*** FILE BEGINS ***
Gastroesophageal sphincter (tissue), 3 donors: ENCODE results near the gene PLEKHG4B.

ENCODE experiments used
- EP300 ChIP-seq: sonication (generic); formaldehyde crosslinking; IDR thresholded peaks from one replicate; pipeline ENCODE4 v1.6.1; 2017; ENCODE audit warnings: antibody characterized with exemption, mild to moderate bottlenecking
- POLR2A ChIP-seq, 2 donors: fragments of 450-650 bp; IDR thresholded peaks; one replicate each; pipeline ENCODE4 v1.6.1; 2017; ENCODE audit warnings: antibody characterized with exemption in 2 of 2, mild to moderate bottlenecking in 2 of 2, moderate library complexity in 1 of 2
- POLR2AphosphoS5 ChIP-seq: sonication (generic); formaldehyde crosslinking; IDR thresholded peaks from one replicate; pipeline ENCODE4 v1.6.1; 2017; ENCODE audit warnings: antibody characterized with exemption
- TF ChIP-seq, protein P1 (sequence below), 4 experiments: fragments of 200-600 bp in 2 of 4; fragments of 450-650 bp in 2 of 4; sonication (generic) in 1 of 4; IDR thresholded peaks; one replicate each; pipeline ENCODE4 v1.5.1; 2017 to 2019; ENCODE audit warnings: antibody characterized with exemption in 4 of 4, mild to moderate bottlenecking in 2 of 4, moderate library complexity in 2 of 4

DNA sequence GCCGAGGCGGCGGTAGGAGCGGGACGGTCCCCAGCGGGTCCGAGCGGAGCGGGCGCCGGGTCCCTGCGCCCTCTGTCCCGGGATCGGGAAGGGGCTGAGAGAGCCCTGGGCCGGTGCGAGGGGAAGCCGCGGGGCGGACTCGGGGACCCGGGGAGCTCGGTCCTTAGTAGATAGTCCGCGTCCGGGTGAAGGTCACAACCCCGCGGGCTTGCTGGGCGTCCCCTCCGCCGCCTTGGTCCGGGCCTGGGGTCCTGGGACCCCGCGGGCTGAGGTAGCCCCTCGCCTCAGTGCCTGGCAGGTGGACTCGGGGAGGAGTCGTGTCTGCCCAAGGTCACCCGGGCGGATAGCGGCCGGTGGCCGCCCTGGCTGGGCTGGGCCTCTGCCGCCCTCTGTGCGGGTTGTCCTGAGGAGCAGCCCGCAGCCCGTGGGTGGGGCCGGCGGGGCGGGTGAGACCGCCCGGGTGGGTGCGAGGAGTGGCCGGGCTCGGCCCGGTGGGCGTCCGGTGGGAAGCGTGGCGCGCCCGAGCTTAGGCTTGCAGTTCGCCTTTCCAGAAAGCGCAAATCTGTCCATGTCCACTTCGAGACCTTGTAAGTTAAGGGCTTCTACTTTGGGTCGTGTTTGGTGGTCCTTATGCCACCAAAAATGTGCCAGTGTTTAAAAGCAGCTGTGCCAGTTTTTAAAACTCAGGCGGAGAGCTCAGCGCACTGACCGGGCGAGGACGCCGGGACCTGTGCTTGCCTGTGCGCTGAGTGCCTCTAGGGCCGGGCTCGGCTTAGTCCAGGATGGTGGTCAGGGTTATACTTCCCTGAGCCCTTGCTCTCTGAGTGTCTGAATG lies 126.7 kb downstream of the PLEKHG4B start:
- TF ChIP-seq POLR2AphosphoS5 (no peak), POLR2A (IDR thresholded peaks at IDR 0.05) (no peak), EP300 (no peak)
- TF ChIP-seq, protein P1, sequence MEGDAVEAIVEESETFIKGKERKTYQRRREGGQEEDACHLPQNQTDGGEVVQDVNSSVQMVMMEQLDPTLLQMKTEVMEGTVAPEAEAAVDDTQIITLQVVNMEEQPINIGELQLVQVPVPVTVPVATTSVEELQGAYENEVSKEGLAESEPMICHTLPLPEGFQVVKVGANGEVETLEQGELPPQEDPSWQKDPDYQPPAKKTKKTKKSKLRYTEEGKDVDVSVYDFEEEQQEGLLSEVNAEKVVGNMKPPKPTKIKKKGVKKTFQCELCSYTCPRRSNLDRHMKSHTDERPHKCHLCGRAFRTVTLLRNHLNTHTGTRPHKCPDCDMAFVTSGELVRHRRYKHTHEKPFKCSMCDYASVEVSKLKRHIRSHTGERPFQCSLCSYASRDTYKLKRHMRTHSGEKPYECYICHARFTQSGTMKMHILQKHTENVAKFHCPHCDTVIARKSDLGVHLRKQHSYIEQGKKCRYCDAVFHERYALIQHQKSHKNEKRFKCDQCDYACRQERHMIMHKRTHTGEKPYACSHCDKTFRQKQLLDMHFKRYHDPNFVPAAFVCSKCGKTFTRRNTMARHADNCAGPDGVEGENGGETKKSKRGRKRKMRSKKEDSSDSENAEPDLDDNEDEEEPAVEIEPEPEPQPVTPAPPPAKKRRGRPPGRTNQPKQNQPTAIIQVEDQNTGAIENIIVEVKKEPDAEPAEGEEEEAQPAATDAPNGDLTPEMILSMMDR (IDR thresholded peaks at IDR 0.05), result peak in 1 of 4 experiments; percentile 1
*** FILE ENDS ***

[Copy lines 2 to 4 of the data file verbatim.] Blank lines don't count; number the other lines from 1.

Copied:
ENCODE experiments used
- EP300 ChIP-seq: sonication (generic); formaldehyde crosslinking; IDR thresholded peaks from one replicate; pipeline ENCODE4 v1.6.1; 2017; ENCODE audit warnings: antibody characterized with exemption, mild to moderate bottlenecking
- POLR2A ChIP-seq, 2 donors: fragments of 450-650 bp; IDR thresholded peaks; one replicate each; pipeline ENCODE4 v1.6.1; 2017; ENCODE audit warnings: antibody characterized with exemption in 2 of 2, mild to moderate bottlenecking in 2 of 2, moderate library complexity in 1 of 2